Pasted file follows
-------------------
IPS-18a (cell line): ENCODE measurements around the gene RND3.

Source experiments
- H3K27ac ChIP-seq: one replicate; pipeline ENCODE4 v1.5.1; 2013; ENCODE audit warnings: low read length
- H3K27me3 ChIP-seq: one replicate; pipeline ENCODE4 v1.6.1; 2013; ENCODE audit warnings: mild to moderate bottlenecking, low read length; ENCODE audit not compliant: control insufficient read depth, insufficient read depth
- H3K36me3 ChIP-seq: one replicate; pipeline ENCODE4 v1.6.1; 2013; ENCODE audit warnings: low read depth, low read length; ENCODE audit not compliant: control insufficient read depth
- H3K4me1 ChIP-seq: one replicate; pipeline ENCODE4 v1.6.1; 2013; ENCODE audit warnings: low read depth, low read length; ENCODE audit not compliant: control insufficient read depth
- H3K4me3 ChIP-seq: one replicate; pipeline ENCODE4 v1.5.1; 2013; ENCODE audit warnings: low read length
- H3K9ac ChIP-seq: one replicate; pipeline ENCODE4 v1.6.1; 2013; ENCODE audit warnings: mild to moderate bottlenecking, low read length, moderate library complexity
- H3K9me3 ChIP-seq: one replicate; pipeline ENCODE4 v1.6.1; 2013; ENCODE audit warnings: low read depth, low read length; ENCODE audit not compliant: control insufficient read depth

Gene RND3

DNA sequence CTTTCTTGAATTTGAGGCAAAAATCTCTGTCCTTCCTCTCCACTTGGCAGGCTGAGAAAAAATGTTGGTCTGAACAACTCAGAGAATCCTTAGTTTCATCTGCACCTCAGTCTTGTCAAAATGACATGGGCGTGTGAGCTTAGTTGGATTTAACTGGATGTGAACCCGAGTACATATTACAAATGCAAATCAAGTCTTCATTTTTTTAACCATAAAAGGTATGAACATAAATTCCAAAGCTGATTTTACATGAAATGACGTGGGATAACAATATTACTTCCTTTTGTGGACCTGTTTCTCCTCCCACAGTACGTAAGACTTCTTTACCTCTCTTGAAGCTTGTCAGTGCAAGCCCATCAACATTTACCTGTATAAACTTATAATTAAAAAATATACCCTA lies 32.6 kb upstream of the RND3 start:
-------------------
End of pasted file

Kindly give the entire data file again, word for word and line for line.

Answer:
IPS-18a (cell line): ENCODE measurements around the gene RND3.

Source experiments
- H3K27ac ChIP-seq: one replicate; pipeline ENCODE4 v1.5.1; 2013; ENCODE audit warnings: low read length
- H3K27me3 ChIP-seq: one replicate; pipeline ENCODE4 v1.6.1; 2013; ENCODE audit warnings: mild to moderate bottlenecking, low read length; ENCODE audit not compliant: control insufficient read depth, insufficient read depth
- H3K36me3 ChIP-seq: one replicate; pipeline ENCODE4 v1.6.1; 2013; ENCODE audit warnings: low read depth, low read length; ENCODE audit not compliant: control insufficient read depth
- H3K4me1 ChIP-seq: one replicate; pipeline ENCODE4 v1.6.1; 2013; ENCODE audit warnings: low read depth, low read length; ENCODE audit not compliant: control insufficient read depth
- H3K4me3 ChIP-seq: one replicate; pipeline ENCODE4 v1.5.1; 2013; ENCODE audit warnings: low read length
- H3K9ac ChIP-seq: one replicate; pipeline ENCODE4 v1.6.1; 2013; ENCODE audit warnings: mild to moderate bottlenecking, low read length, moderate library complexity
- H3K9me3 ChIP-seq: one replicate; pipeline ENCODE4 v1.6.1; 2013; ENCODE audit warnings: low read depth, low read length; ENCODE audit not compliant: control insufficient read depth

Gene RND3

DNA sequence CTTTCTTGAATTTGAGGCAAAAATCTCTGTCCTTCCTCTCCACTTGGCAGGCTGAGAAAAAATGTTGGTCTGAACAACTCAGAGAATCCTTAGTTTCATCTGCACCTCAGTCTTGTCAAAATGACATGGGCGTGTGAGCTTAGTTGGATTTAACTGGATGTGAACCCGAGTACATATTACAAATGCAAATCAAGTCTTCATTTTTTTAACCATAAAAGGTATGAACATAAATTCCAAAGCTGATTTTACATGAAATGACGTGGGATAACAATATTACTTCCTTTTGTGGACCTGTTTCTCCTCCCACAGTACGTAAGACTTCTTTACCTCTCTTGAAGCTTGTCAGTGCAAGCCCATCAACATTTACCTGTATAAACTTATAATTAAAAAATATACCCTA lies 32.6 kb upstream of the RND3 start: